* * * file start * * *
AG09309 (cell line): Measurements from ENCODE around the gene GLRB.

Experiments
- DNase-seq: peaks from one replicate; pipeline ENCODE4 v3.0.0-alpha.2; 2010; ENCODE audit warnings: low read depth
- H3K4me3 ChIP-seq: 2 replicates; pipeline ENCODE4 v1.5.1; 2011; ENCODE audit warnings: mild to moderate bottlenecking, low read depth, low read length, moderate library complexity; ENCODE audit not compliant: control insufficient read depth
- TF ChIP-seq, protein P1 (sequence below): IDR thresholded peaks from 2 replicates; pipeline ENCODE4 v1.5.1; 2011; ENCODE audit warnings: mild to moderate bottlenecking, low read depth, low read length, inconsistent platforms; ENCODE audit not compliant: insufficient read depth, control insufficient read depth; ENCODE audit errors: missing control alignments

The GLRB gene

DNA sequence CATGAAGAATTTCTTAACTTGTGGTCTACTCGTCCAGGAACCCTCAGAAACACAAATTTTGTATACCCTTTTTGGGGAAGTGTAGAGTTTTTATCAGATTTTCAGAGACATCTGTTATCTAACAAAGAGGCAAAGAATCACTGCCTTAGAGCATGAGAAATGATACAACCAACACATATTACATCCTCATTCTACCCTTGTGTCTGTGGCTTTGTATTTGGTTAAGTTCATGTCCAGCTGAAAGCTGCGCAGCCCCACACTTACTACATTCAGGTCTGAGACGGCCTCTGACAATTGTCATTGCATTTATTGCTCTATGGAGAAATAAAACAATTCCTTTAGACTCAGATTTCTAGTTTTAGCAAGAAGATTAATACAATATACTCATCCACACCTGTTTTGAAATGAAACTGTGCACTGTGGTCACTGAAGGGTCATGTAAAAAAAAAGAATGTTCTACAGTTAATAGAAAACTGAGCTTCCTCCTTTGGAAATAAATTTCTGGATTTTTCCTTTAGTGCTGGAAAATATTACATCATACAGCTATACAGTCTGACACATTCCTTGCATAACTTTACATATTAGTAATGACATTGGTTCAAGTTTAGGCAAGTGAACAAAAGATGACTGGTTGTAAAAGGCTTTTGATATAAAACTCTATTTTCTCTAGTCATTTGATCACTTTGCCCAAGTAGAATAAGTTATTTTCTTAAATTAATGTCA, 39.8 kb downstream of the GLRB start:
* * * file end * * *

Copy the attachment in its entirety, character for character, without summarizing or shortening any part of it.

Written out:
AG09309 (cell line): Measurements from ENCODE around the gene GLRB.

Experiments
- DNase-seq: peaks from one replicate; pipeline ENCODE4 v3.0.0-alpha.2; 2010; ENCODE audit warnings: low read depth
- H3K4me3 ChIP-seq: 2 replicates; pipeline ENCODE4 v1.5.1; 2011; ENCODE audit warnings: mild to moderate bottlenecking, low read depth, low read length, moderate library complexity; ENCODE audit not compliant: control insufficient read depth
- TF ChIP-seq, protein P1 (sequence below): IDR thresholded peaks from 2 replicates; pipeline ENCODE4 v1.5.1; 2011; ENCODE audit warnings: mild to moderate bottlenecking, low read depth, low read length, inconsistent platforms; ENCODE audit not compliant: insufficient read depth, control insufficient read depth; ENCODE audit errors: missing control alignments

The GLRB gene

DNA sequence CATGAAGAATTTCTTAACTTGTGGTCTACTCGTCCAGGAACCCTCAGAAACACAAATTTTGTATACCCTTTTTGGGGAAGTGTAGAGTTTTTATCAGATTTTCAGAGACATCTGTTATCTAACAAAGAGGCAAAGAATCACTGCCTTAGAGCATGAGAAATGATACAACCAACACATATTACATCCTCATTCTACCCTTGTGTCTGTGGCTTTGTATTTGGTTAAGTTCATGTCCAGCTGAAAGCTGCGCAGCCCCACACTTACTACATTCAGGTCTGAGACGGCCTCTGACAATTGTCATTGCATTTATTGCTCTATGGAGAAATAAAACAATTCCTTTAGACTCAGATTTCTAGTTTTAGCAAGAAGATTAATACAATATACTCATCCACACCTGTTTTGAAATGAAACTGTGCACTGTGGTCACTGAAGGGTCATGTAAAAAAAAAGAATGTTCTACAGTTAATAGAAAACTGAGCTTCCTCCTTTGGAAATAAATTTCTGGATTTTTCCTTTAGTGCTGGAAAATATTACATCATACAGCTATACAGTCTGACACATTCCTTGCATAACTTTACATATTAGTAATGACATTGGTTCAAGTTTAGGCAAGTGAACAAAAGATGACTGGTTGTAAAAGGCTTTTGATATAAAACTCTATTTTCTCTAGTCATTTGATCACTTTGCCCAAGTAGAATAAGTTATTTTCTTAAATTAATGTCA, 39.8 kb downstream of the GLRB start: